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Ala. police to enforce America's 'strongest' immigration law

Police in Alabama are getting ready to enforce what is considered by many as the toughest immigration law in the United States.
/ Source: staff and news service reports

Police in Alabama are getting ready to enforce what is considered by many as the toughest immigration law in the United States.

Beginning Thursday, authorities can question people suspected of being in the country illegally and hold them without bond, and officials can check the immigration status of students in public schools, Gov. Robert Bentley said.

Those two key aspects of Alabama's new law were upheld by a federal judge on Wednesday.

The governor said parts of the law take effect immediately.

"Today Judge Blackburn upheld the majority of our law," Gov. Robert Bentley said in a brief statement he delivered outside the State Capitol in Montgomery, The New York Times reported. "With those parts that were upheld, we have the strongest immigration law in the country."

However, he also said that the law "was never de­signed to hurt fellow human beings," according to the Montgomery Advertiser. "As a physician, I would never ask a sick per­son if she was legal or illegal. But as governor of this state, it is my sworn duty to uphold this state's laws, and that is what I intend to do," Bentley said.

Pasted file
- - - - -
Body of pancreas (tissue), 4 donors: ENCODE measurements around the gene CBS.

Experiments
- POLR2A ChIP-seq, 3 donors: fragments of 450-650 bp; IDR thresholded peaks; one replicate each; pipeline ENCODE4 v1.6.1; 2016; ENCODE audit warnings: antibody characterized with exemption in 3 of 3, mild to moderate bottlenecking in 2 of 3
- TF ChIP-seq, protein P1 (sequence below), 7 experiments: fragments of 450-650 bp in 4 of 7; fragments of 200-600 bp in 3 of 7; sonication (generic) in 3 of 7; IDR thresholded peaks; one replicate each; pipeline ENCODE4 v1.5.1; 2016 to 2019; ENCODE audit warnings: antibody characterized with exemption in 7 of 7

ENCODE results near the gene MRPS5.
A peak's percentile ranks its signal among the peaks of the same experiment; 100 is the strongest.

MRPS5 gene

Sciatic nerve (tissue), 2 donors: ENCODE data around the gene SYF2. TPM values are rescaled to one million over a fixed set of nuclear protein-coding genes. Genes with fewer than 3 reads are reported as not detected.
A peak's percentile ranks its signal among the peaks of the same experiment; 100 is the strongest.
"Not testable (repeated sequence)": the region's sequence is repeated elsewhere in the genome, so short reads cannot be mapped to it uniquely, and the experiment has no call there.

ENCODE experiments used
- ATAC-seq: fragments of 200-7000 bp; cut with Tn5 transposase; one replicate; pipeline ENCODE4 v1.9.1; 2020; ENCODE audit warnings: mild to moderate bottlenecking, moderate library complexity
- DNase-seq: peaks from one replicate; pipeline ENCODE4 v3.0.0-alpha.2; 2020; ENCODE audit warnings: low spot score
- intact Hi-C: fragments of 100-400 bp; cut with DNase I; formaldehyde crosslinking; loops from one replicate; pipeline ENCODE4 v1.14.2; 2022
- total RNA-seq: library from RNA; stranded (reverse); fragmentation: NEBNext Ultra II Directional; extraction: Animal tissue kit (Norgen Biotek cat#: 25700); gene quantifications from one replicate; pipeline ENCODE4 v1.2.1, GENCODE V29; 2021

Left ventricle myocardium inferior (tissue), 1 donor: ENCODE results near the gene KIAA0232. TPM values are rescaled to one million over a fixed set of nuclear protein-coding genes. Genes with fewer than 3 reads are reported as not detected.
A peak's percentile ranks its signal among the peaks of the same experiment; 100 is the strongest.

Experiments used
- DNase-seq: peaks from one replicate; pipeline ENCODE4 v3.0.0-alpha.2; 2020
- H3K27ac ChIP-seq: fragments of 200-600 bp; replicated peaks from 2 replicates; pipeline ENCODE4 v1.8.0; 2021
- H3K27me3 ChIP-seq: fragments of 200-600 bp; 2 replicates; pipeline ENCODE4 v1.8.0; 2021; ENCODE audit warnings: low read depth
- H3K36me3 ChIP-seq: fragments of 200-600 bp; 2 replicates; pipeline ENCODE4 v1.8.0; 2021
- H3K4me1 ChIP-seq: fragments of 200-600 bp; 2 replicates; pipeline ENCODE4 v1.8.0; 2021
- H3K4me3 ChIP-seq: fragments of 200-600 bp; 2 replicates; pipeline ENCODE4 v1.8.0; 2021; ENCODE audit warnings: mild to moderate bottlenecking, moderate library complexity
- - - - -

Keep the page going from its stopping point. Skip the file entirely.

Left standing were several key elements that help make the Alabama law stricter than similar laws passed in Arizona, Utah, Indiana and Georgia. Other federal judges have blocked all or parts of those.

Appeal expected
There are three separate lawsuits against the Alabama law, including a challenge from President Barack Obama's administration. Blackburn's ruling is expected to be appealed.

Image: Students sit in the gym at Crossville Elmentary School in Crossville, Ala.
Students sit in the gym at Crossville Elmentary School in Crossville, Ala., on Wednesday, Aug. 17, 2011. Despite being in an almost all-white town, the school's enrollment is about 65 percent Hispanic. Both English- and Spanish-speaking residents say they are awaiting the outcome of a federal court hearing on Alabama's new law cracking down on illegal immigration. (AP Photo/Jay Reeves)Jay Reeves / AP

John Carroll, a former U.S. magistrate judge who is now dean of Samford University's law school in suburban Birmingham, said Blackburn's ruling was mostly consistent with decisions from other states with the exception of her allowing Alabama's "stop and ask" provision, which lets police request people's immigration papers.

"I think down the line there are other arguments that can be made as the case goes forward," said Carroll.

Agricultural leaders fear the law could cost farmers money this autumn by scaring away Hispanic workers who are vital to harvesting crops statewide.

"There are some sweet potato farmers in this state it's really going to hurt. I don't know how they're going to get their crops out," said Jeremy Calvert, a farmer in rural Bremen.

Zan Green, a Tea Party activist in metro Birmingham, said she was happy with the decision, saying citizens of foreign countries have benefited for years through welfare, entitlements, education, medical care and child tax credits.